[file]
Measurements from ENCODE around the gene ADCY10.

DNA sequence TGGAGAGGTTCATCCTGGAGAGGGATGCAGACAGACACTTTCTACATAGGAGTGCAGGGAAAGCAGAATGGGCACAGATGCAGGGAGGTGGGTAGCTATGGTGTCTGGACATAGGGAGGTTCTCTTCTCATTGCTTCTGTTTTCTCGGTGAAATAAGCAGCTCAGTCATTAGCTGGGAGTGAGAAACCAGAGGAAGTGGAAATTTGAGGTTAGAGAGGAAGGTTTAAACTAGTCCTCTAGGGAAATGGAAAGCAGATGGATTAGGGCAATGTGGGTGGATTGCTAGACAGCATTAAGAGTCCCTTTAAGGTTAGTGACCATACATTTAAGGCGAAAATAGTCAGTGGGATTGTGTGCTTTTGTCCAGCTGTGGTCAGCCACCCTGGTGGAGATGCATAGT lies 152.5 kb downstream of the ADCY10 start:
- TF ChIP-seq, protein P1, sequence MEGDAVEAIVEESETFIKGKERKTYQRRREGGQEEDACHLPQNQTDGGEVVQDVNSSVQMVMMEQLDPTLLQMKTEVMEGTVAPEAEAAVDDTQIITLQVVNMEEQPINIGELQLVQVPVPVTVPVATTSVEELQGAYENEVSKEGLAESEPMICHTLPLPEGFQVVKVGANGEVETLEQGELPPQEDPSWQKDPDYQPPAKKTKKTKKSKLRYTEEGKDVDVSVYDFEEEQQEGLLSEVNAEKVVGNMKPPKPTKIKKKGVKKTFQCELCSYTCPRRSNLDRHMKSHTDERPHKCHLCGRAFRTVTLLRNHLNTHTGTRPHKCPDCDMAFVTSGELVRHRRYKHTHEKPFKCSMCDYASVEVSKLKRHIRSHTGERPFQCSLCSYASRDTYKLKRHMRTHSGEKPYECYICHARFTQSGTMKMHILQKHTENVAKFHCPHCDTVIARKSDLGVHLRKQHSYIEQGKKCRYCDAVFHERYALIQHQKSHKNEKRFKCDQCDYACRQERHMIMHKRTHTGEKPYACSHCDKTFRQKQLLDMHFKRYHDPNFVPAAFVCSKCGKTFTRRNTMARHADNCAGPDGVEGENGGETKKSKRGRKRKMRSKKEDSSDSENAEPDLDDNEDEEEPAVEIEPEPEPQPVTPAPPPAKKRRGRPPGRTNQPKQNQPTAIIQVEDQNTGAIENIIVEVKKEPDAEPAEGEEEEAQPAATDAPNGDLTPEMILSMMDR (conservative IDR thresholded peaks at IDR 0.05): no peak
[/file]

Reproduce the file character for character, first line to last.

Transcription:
Measurements from ENCODE around the gene ADCY10.

DNA sequence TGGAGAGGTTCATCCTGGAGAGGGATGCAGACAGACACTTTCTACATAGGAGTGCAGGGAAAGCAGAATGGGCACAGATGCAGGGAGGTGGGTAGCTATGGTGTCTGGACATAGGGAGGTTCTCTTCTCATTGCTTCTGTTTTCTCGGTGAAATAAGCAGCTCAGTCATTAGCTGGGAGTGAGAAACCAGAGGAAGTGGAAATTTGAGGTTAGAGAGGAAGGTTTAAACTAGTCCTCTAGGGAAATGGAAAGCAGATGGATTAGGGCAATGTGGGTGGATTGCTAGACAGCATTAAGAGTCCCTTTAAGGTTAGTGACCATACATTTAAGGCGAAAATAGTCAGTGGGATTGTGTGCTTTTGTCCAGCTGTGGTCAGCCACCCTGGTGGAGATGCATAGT lies 152.5 kb downstream of the ADCY10 start:
- TF ChIP-seq, protein P1, sequence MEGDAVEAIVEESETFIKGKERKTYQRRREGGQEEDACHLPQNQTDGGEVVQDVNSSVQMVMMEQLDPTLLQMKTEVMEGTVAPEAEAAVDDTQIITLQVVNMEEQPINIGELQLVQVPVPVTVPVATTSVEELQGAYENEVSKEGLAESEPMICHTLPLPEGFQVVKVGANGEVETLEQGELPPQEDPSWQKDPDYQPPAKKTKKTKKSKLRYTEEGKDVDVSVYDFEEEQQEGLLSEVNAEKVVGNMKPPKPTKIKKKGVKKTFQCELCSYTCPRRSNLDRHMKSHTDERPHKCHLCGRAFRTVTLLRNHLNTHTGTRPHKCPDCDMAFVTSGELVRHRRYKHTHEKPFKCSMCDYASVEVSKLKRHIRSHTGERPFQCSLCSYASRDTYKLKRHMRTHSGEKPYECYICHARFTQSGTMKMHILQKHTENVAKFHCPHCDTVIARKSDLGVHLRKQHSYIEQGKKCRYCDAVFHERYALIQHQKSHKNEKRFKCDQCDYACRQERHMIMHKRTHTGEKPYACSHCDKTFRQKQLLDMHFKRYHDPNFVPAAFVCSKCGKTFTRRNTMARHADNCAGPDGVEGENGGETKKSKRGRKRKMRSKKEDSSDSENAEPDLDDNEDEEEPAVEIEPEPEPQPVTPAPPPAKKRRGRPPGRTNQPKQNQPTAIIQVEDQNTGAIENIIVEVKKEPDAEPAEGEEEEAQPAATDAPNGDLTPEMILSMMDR (conservative IDR thresholded peaks at IDR 0.05): no peak